Estrogen receptor(ER)-negative breast cancer is a tumor subtype that is more common in black women and carries a higher risk of death. A new, large study published in the Journal of the National Cancer Institute suggested that the reason why black women are at higher risk for this aggressive type of breast cancer may be because the breastfeeding rate among them is lower.
In other words, mothers who choose to not breastfeed may be at a higher risk of breast cancer than those who do.
The research effort is led by researchers at Roswell Park Cancer Institute, Boston University’s Slone Epidemiology Center and the University of North Carolina Linebarger Cancer Center.
The team looked at questionnaire data from several studies, including two cohort studies and two case-control studies of breast cancer in African-American women. They analyzed data from nearly 3,700 black breast cancer patients. About one-third of them had ER-negative breast cancer.
Researchers founded that women with children were one-third more likely to develop these type of breast tumors compared to those who never had children. However, whether or not a mother breastfed her infants seem to influence her risk for the tumor even more.
For example, the results indicated that women who had four or more children but had never breastfed were 68 percent more likely to develop an ER-negative breast cancer, compared to women who had only one child but did breastfeed.
“Promotion of lactation may be an effective tool for reducing occurrence of the subtypes that contribute disproportionately to breast cancer mortality,” Julie Palmer, a study co-leader and professor of epidemiology at Boston University’s Slone Epidemiology Center wrote.
The authors concluded that this study may explain, in part, why African-American women, who typically have more children but a lower prevalence of lactation than U.S. white women, are disproportionately affected by ER-breast cancer.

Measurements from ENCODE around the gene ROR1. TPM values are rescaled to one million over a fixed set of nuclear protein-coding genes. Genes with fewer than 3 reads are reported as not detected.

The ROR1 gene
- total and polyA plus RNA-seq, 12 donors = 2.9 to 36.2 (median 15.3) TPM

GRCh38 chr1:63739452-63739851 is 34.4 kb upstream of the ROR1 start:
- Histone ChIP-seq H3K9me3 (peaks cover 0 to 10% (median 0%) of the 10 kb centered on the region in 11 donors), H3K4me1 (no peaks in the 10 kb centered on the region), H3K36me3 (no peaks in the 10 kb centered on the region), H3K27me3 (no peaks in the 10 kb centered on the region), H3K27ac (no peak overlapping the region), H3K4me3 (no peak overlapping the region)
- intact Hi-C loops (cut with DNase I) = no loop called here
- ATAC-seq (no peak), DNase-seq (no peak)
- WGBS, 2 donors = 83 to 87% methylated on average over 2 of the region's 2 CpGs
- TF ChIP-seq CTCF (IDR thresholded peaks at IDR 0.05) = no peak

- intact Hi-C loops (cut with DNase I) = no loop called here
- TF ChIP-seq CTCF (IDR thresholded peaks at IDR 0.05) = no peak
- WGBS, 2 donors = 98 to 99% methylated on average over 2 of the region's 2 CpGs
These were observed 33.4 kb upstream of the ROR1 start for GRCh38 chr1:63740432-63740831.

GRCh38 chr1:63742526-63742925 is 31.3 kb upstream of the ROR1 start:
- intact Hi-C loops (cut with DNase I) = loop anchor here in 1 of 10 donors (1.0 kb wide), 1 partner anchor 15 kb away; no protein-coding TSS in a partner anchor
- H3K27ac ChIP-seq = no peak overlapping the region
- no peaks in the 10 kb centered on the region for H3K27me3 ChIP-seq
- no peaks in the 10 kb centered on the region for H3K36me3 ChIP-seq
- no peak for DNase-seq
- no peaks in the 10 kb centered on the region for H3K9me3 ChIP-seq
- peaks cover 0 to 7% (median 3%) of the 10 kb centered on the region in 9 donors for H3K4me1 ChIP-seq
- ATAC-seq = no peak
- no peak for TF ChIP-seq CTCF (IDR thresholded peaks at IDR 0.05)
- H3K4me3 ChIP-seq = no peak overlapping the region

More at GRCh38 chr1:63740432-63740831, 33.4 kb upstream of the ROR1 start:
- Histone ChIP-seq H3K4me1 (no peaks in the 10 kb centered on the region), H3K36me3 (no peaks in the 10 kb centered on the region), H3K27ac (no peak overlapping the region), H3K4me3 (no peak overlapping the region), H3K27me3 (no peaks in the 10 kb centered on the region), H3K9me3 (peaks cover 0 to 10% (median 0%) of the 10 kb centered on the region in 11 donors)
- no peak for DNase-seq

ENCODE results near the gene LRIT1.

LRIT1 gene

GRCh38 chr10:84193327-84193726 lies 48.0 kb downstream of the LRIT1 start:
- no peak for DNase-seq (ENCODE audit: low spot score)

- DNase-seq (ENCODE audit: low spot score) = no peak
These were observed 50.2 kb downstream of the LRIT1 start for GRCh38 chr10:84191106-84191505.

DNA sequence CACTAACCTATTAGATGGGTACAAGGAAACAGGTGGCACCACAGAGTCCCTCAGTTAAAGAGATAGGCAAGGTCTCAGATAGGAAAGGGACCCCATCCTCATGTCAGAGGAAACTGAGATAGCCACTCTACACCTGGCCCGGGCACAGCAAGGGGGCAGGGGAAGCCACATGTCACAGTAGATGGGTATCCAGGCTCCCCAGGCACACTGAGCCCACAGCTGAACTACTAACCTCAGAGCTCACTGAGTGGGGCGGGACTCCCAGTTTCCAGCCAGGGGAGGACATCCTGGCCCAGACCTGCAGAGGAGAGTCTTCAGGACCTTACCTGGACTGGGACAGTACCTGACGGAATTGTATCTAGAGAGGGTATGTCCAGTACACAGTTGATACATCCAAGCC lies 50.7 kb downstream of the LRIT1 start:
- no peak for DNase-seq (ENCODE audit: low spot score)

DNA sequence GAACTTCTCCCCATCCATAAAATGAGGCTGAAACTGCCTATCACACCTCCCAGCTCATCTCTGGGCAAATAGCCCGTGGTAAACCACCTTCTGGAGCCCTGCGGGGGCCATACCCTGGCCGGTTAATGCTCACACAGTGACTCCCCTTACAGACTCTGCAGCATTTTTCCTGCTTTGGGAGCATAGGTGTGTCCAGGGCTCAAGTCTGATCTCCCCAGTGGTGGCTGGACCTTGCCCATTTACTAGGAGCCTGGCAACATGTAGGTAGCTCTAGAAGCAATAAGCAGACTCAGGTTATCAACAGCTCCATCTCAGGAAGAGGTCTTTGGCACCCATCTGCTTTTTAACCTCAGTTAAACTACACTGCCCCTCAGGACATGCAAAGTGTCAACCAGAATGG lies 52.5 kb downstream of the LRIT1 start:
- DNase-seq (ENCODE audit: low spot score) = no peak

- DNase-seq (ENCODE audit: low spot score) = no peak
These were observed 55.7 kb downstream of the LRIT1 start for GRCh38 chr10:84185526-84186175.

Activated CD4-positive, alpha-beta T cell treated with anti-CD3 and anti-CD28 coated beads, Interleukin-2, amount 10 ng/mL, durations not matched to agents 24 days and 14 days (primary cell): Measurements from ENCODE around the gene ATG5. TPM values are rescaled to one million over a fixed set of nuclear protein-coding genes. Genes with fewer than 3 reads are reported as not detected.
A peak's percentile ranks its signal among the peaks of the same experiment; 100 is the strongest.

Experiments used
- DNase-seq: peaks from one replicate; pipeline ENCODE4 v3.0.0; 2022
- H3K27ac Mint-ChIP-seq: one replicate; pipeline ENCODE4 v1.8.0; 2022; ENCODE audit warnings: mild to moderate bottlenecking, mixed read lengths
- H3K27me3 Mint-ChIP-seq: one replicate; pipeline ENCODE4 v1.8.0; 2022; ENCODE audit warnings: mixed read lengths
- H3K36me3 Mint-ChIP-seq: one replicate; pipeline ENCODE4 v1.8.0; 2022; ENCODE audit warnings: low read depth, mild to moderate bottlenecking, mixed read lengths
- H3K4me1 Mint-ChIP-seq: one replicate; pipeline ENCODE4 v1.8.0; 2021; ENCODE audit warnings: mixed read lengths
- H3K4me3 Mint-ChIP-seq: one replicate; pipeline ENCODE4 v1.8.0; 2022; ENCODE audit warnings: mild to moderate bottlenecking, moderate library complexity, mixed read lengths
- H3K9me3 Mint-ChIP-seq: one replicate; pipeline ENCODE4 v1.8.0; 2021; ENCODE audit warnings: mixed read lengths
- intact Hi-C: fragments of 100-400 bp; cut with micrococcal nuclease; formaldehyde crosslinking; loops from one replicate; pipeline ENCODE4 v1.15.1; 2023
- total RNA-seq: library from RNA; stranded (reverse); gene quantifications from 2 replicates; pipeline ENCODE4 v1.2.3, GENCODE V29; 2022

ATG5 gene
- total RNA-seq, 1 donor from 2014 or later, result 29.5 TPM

The study also found that black women who breastfeed have a lower risk of being diagnosed with triple-negative breast cancer, in which tumor cells test negative for three key hormone receptors thus is hard to treat. The authors suggest that triple-negative breast cancer in African-American women who have given birth could be lowered by almost two-thirds if they breastfed at a similar rate as non-Hispanic white women.
“These findings showing that breastfeeding can reduce the risk for African American women of getting aggressive breast cancers are exciting because this is something that can be acted upon, where we can actually prevent some cases of these often-deadly cancers,” said Dr. Christine B. Ambrosone, a study co-leader and chair of the department of cancer prevention and control at Rosewell Park Cancer Institute in Buffalo, New York, in a statement. “We already know that breastfeeding has so many benefits to babies and their mothers. This is one more reason to encourage and support breastfeeding.”
The new study provides the most conclusive evidence to date, but is not the first and/or only study that has shown a connection between the number of times a woman has given birth and increased risk of ER-negative tumors, and that breastfeeding reduced risk of these aggressive cancers.
Breastfeeding has long been recognized as one of the factors that reduce the risk of breast cancer. In her recent article published in Huffington Post, Dr. Marisa Weiss, the president and founder of breastcancer.org, wrote, “You can take steps to reduce your risk of the disease by maintaining a healthy weight…and breastfeeding your baby.”
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